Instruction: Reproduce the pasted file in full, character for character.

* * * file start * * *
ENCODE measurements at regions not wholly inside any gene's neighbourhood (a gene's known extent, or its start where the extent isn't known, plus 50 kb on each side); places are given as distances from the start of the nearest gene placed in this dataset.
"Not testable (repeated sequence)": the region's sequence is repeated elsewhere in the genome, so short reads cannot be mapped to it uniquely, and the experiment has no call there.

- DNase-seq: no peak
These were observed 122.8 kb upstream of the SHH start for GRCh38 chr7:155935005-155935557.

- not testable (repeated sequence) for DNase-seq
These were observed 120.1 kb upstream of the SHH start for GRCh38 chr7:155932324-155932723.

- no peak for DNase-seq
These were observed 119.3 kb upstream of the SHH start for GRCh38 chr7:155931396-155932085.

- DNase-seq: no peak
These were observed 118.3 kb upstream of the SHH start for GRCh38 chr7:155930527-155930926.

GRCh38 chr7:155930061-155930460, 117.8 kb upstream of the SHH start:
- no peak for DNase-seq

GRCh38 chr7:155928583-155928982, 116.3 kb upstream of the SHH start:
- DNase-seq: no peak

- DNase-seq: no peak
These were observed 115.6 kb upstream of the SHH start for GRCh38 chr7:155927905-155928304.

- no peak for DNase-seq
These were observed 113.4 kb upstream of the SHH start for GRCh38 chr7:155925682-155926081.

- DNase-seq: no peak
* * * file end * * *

ENCODE measurements at regions not wholly inside any gene's neighbourhood (a gene's known extent, or its start where the extent isn't known, plus 50 kb on each side); places are given as distances from the start of the nearest gene placed in this dataset.
"Not testable (repeated sequence)": the region's sequence is repeated elsewhere in the genome, so short reads cannot be mapped to it uniquely, and the experiment has no call there.

- DNase-seq: no peak
These were observed 122.8 kb upstream of the SHH start for GRCh38 chr7:155935005-155935557.

- not testable (repeated sequence) for DNase-seq
These were observed 120.1 kb upstream of the SHH start for GRCh38 chr7:155932324-155932723.

- no peak for DNase-seq
These were observed 119.3 kb upstream of the SHH start for GRCh38 chr7:155931396-155932085.

- DNase-seq: no peak
These were observed 118.3 kb upstream of the SHH start for GRCh38 chr7:155930527-155930926.

GRCh38 chr7:155930061-155930460, 117.8 kb upstream of the SHH start:
- no peak for DNase-seq

GRCh38 chr7:155928583-155928982, 116.3 kb upstream of the SHH start:
- DNase-seq: no peak

- DNase-seq: no peak
These were observed 115.6 kb upstream of the SHH start for GRCh38 chr7:155927905-155928304.

- no peak for DNase-seq
These were observed 113.4 kb upstream of the SHH start for GRCh38 chr7:155925682-155926081.

- DNase-seq: no peak